Horses have been a constant in my life. I never outgrew my “horse-crazy” phase. After college I plunged headlong into the horse business—training, showing, coaching, and, finally, writing about English equestrian sports and horse-related travel. I wrote about wild horses, too, but seeing them in the West eluded me until my visit to the Carson Valley.
The modern horse evolved in North America but migrated across a land bridge to Eurasia about 10,000 years ago, only to be reintroduced by Spanish conquistadors in the 1500s. So, are they “native” or “invasive”? It’s an ongoing debate. In 1971, public outcry about the cruel and costly methods of controlling the animals prompted Congress to pass the Wild Free-Roaming Horses and Burros Act to help protect them. The legislation defined wild equines as “living symbols of the historic and pioneer spirit of the West . . . [that] enrich the lives of the American people.”
Since 1971, the U.S. Bureau of Land Management (BLM) has managed wild horses on millions of public acres that are also in demand for grazing cattle and sheep. That tug-of-war continues. So does the controversy over BLM methods of controlling horse populations, which include capturing them and selling them or offering them for adoption. (According to the BLM, more than 270,000 have gone to good homes.) Alternatives, such as darting horses with contraceptive, can be done on the range without traumatizing horses. Private groups such as the American Wild Horse Campaign (AWHC) are funding these measures to keep wild horses and burros out of the BLM’s roundup program. AWHC’s Communications Director Grace Kuhn says that AWHC “manages the largest human fertility control for wild, free-roaming horses in the world.”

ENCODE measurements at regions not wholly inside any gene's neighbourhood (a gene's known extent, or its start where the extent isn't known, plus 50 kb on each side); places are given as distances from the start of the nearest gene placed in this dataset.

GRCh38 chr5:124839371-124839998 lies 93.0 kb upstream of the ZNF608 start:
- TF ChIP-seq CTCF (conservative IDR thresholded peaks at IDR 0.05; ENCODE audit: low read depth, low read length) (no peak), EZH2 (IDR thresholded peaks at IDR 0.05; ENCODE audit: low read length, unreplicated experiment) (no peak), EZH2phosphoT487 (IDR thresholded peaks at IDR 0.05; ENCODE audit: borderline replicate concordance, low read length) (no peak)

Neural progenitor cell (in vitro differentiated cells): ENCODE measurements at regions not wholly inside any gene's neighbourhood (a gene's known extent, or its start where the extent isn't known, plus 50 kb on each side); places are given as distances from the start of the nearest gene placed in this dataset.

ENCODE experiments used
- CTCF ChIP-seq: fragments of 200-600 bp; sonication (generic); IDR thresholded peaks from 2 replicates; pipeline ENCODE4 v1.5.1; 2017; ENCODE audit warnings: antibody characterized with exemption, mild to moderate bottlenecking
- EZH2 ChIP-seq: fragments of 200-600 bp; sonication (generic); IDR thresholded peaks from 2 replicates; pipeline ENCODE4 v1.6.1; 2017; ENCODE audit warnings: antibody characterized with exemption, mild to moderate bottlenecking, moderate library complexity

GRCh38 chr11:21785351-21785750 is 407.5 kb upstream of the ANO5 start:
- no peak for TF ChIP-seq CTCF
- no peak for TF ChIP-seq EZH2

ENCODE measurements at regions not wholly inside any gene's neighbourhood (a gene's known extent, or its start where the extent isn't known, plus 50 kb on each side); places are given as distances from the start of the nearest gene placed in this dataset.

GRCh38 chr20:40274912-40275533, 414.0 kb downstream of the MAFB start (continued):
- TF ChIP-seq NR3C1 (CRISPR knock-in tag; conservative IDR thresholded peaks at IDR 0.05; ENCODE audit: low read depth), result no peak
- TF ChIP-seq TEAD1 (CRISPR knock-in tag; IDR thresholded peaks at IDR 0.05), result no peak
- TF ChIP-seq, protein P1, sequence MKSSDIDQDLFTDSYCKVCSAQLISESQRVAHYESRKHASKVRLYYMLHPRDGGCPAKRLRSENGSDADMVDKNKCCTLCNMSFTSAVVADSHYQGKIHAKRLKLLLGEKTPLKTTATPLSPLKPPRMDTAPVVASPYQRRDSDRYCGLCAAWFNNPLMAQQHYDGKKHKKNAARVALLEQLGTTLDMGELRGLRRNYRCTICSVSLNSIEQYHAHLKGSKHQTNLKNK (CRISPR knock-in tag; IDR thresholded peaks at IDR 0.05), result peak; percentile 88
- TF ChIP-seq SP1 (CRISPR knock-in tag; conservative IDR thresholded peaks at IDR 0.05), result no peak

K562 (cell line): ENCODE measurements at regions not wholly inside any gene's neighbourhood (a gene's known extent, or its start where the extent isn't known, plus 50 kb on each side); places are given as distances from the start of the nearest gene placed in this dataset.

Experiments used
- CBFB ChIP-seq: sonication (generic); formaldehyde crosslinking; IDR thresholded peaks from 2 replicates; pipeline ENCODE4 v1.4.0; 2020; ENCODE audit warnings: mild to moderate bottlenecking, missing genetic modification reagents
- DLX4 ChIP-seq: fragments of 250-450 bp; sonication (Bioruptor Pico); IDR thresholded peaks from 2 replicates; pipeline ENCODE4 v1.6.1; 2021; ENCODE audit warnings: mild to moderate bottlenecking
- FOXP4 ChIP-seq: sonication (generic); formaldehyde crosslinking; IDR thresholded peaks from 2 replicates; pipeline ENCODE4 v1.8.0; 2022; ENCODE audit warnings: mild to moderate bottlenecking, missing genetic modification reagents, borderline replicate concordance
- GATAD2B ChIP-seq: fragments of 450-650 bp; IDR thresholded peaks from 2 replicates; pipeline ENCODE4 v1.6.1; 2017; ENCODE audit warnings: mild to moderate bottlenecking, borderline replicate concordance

The fate of the wild horses has drawn the attention of national news outlets, which is welcomed by wild horse advocates and tourism bureaus throughout the West. “There are few places where you can see these majestic creatures grazing and playing in such an expansive, wide-open, natural landscape,” says Jan Vandermade, executive director of Carson Valley Tourism. “The palpable sense of Old West culture lives on here.”
Info: A 3-hour tour for up to 4 people costs $300. (775) 800-3750.